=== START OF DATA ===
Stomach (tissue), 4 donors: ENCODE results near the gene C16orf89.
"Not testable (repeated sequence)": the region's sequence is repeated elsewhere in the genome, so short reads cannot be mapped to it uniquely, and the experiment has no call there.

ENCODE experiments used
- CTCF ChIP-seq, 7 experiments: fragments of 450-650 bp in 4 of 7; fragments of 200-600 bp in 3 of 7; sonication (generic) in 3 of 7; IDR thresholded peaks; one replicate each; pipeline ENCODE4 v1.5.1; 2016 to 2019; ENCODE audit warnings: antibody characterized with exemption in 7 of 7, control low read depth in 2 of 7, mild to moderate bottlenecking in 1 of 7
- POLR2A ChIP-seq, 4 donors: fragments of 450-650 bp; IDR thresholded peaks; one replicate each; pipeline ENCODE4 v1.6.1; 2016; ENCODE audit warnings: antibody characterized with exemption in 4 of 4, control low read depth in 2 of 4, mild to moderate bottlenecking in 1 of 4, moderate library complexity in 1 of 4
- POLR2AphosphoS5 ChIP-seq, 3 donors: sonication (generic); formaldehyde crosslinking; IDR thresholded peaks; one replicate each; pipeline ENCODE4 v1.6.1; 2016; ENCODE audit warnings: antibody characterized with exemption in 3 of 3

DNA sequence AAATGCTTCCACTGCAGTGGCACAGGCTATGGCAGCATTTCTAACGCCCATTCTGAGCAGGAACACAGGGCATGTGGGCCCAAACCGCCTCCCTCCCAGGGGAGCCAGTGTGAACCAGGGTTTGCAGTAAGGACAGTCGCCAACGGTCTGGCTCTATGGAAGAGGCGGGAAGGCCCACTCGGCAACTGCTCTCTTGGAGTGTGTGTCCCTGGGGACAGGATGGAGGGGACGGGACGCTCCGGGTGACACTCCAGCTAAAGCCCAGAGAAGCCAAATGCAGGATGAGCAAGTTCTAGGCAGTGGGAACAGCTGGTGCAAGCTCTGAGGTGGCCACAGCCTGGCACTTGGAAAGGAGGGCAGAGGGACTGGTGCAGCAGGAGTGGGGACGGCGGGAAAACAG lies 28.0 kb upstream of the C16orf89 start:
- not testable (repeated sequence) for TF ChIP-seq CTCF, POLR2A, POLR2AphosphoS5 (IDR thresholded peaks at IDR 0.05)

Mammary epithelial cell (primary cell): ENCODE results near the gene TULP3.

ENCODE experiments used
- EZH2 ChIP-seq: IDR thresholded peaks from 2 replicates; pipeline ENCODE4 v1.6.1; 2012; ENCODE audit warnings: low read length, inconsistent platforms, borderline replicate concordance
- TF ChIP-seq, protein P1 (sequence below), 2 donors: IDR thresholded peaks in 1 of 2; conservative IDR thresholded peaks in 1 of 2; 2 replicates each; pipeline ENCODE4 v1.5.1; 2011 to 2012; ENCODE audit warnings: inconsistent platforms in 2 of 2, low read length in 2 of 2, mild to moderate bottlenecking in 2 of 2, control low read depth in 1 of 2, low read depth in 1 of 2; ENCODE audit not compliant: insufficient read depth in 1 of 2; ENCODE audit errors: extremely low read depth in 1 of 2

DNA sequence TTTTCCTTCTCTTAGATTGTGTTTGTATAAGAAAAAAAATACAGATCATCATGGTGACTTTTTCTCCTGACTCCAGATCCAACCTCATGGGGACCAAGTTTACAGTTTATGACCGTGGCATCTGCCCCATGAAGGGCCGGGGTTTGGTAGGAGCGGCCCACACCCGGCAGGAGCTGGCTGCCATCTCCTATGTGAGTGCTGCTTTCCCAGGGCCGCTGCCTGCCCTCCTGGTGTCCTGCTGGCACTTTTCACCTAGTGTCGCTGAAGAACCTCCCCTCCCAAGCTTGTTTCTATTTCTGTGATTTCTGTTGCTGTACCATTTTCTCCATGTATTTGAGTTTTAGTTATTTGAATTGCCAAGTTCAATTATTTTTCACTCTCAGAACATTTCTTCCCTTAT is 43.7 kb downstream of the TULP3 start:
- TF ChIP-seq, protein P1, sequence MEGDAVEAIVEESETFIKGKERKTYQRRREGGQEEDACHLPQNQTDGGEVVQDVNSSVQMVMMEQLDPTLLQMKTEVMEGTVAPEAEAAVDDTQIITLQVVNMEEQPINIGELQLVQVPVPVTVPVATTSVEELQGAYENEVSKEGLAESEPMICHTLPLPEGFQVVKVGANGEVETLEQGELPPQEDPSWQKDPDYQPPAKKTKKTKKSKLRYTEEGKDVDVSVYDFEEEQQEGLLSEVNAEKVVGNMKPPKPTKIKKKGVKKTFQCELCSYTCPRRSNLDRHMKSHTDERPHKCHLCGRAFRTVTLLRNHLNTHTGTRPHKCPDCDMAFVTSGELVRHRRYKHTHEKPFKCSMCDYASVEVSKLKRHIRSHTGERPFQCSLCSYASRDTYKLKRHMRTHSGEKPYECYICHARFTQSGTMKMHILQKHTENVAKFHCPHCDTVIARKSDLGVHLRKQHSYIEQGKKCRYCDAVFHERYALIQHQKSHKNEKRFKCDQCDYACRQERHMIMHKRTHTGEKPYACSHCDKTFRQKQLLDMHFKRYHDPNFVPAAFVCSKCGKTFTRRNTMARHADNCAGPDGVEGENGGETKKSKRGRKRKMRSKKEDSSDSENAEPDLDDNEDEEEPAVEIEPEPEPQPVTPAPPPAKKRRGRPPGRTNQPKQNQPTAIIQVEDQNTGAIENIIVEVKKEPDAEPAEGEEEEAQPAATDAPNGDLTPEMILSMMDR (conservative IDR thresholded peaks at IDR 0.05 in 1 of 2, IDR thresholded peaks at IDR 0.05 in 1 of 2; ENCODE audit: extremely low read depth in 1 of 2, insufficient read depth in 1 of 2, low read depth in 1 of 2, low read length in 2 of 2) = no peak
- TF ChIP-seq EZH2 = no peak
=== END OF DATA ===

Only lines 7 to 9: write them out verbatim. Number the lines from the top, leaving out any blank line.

DNA sequence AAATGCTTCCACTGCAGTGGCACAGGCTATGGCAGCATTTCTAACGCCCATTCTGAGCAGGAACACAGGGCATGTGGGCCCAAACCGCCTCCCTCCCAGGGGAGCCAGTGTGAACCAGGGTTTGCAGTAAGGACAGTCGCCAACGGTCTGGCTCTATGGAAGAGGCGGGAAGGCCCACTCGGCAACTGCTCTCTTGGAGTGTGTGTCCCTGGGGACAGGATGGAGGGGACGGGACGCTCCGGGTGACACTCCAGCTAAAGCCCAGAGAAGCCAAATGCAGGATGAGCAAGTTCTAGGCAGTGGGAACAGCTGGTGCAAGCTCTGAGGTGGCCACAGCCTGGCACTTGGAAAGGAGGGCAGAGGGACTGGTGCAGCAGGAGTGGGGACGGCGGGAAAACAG lies 28.0 kb upstream of the C16orf89 start:
- not testable (repeated sequence) for TF ChIP-seq CTCF, POLR2A, POLR2AphosphoS5 (IDR thresholded peaks at IDR 0.05)

Mammary epithelial cell (primary cell): ENCODE results near the gene TULP3.